Tathata: Everything is Fine just as it is

Birthday of Henry Thoreau

Henry David Thoreau was an American naturalist, essayistpoet and philosopher. A leading transcendentalist, he is best known for his book Walden, a reflection upon simple living in natural surroundings, and his essay “Civil Disobedience“, an argument for disobedience to an unjust state.

He was the abolitionist and has delivered lectures that attacked the Fugitive Slave Law. It also seems that he was the nature lover and hence he moved to forest near a lake. The Service, A Walk to Wachusett, The Landlord, Reform and the Reformers, Walking, Autumnal Tints, Night and Moonlight- these are some of his works.

One of his writing from ‘Where I Lived, and What I Lived For’ –

I went to the woods because I wished to live deliberately, to front only the essential facts of life, and see if I could not learn what it had to teach, and not, when I came to die, discover that I had not lived. I did not wish to live what was not life, living is so dear; nor did I wish to practise resignation, unless it was quite necessary. I wanted to live deep and suck out all the marrow of life, to live so sturdily and Spartan-like as to put to rout all that was not life, to cut a broad swath and shave close, to drive life into a corner, and reduce it to its lowest terms, and, if it proved to be mean, why then to get the whole and genuine meanness of it, and publish its meanness to the world; or if it were sublime, to know it by experience, and be able to give a true account of it in my next excursion.

Osho say…..


There is one kind of youth that is dependent on the body. It carries a certain intoxication with it because youth is a novel thing. Old age, on the other hand, is like a river when the tide has gone out. Have you ever noticed a river just before monsoon, just before the rainy season? It looks dried up. It is always broken into several tiny streams and a great area of sandy bottom is always visible. It is as if the river itself has departed. There is no trace of the once-swollen river; there is only the rubbish it has deposited in its wake. It is as if some event had once taken place but there is no longer any trace of it and everything seems desolate. Have you ever seen a river flooded by the monsoon? Then there is a sort of mischief in its flow — it is as if it is drunk with wine, as if it is unable to walk straight. A river in flood is intoxicated; a river in flood is in its youth.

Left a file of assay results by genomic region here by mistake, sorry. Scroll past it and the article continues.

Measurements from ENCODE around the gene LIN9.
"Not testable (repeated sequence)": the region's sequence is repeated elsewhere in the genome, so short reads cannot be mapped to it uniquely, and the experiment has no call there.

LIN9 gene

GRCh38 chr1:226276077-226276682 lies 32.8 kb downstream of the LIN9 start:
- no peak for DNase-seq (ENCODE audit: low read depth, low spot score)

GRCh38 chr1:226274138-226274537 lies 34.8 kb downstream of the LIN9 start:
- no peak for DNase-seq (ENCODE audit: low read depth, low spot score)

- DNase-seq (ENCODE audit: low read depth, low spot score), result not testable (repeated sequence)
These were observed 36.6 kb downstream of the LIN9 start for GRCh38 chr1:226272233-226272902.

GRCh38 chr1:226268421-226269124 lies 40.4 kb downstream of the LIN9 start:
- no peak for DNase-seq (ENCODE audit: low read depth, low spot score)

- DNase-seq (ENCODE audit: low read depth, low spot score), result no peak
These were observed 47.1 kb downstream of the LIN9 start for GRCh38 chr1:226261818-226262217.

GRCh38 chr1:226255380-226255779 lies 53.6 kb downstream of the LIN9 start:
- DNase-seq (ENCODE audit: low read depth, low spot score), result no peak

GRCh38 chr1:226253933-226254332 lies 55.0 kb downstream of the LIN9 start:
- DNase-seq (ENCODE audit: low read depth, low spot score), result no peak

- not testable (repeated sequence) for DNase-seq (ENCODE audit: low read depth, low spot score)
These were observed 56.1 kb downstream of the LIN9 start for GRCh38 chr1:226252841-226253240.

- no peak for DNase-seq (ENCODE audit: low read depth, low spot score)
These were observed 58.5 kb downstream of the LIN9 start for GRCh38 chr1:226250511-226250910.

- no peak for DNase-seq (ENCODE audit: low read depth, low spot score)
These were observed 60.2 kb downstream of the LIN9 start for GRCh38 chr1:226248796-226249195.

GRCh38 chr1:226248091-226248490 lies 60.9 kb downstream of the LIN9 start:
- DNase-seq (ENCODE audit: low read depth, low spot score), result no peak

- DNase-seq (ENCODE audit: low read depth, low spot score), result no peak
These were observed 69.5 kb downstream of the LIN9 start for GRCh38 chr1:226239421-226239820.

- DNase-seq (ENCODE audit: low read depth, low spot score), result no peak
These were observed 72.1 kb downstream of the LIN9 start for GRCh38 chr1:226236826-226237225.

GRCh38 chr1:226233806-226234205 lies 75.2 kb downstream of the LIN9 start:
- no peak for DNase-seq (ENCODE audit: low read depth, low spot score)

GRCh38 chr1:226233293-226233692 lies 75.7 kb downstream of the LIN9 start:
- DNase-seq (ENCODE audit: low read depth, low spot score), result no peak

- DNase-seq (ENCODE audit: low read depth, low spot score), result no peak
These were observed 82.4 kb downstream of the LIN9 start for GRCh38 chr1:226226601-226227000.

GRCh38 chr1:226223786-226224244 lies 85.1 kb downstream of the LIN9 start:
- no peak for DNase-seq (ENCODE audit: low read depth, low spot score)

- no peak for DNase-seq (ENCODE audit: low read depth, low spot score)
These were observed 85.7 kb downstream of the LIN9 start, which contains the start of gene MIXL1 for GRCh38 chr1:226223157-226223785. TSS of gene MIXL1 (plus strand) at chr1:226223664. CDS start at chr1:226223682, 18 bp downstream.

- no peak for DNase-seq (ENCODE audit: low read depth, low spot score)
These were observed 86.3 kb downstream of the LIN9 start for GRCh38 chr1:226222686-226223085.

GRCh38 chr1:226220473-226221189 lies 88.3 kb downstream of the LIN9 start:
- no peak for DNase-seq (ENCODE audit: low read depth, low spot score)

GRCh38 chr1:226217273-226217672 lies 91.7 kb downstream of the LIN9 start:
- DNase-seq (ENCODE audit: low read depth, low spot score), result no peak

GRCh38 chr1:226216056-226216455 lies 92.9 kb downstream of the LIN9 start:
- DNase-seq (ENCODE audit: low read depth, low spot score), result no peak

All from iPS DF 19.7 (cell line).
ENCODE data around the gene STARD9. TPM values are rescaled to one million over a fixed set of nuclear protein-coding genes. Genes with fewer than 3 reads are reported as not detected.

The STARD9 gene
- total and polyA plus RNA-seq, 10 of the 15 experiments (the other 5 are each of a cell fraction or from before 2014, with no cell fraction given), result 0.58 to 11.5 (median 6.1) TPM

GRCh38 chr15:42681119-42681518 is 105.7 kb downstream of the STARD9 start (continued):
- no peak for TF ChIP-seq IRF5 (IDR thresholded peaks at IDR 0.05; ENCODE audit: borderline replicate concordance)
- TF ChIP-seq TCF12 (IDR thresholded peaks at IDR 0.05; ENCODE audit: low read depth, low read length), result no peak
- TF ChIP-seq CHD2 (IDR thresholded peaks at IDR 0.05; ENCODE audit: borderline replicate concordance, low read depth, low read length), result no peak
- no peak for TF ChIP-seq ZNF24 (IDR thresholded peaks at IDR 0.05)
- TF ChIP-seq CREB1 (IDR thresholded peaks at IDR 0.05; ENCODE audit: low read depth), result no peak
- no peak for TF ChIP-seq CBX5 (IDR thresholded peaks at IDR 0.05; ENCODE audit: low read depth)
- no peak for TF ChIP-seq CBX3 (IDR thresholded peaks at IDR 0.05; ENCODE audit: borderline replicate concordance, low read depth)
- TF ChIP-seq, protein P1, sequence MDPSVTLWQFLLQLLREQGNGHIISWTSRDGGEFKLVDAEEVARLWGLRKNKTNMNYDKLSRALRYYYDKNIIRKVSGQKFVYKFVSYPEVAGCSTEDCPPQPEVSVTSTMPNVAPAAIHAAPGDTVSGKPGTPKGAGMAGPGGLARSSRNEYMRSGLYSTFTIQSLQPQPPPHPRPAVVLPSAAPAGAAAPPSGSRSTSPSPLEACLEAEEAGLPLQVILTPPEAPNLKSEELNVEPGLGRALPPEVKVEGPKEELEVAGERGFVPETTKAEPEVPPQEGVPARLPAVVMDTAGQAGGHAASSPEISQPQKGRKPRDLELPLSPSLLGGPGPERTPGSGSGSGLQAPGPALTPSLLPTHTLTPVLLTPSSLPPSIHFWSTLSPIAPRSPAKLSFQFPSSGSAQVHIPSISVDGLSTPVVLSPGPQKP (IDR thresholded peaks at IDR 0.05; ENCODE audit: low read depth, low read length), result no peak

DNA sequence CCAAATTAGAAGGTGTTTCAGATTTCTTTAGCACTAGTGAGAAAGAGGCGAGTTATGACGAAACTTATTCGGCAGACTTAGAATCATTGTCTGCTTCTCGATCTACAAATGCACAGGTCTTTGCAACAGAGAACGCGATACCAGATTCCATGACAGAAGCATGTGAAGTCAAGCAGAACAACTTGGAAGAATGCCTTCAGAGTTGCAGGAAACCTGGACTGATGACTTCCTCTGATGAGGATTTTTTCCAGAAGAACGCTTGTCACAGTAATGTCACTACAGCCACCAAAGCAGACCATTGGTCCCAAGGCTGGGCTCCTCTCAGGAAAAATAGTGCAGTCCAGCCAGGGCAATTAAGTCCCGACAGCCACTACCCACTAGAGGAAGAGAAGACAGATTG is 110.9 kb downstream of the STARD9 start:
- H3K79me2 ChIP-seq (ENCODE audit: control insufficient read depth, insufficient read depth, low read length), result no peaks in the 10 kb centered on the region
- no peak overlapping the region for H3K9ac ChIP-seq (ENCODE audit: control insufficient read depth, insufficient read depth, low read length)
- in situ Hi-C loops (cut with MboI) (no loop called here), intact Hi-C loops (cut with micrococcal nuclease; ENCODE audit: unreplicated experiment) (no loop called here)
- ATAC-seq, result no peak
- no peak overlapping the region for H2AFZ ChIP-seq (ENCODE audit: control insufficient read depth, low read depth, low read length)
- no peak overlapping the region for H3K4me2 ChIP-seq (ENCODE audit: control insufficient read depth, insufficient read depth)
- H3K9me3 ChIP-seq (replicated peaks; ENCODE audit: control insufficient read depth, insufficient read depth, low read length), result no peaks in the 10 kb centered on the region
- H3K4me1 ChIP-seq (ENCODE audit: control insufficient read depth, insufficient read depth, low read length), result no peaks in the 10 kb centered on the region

The youth of the body is exactly like this. When all the energies of the body are in flood a young man has no faith in God. He seems to have great faith in himself then — he does not worry about anything at all. He contains so much excess energy he is drunk with it. There is no question of bowing down to anyone, no question of surrendering to anybody. In youth a man is mad, blind, but his condition is pardonable, the situation is out of his control; he is in flood. The youth of the body comes and then it passes on. It is like the water from the mountains flowing through the riverbeds — the water comes and goes, it does not remain. The energy of the body is like this because the body is a momentary thing, it cannot last for long. It is a miracle the body remains young as long as it does…The youth of the body is transitory. The man who puts his trust in it is heading for disappointment because the death of the body is a certainty. You will be living in deception as long as you put your faith in the body. And you will be filled with sorrow when that trust is finally and positively broken. Youth is the kind of thing that not only torments you in youth but in old age as well. The presence of youth bothers you while you are young; its absence bothers you when you are old. And every now and then an old man’s mind will want to go back to the days of its youth.

There is another kind of youth, the kind about which Kabir is speaking. It is the youthfulness of the soul. And there is yet another kind of youth, the youth of the supreme soul — and that is everlasting. There, the river never floods and the water never ebbs, it is always the same. There is no change; there is perpetuity.

And the intoxication of perpetuity is altogether different. It is so different, it is of such a different kind, that no matter how you try to understand it in relation to the intoxication you know, you will be wrong. Not only will your idea be wrong, it will be quite the reverse of the real thing. It will not only be different, it will be exactly the opposite of whatever notion you have. The intoxication of unconsciousness that is associated with the body is exactly like the intoxication caused by wine. This intoxication is caused by your unconsciousness; it is because you are not awake. The intoxication of the soul comes out of total awareness. Then you are filled with ecstasy because you are filled with awareness. The wine is the wine of awareness. If only such a wine could exist!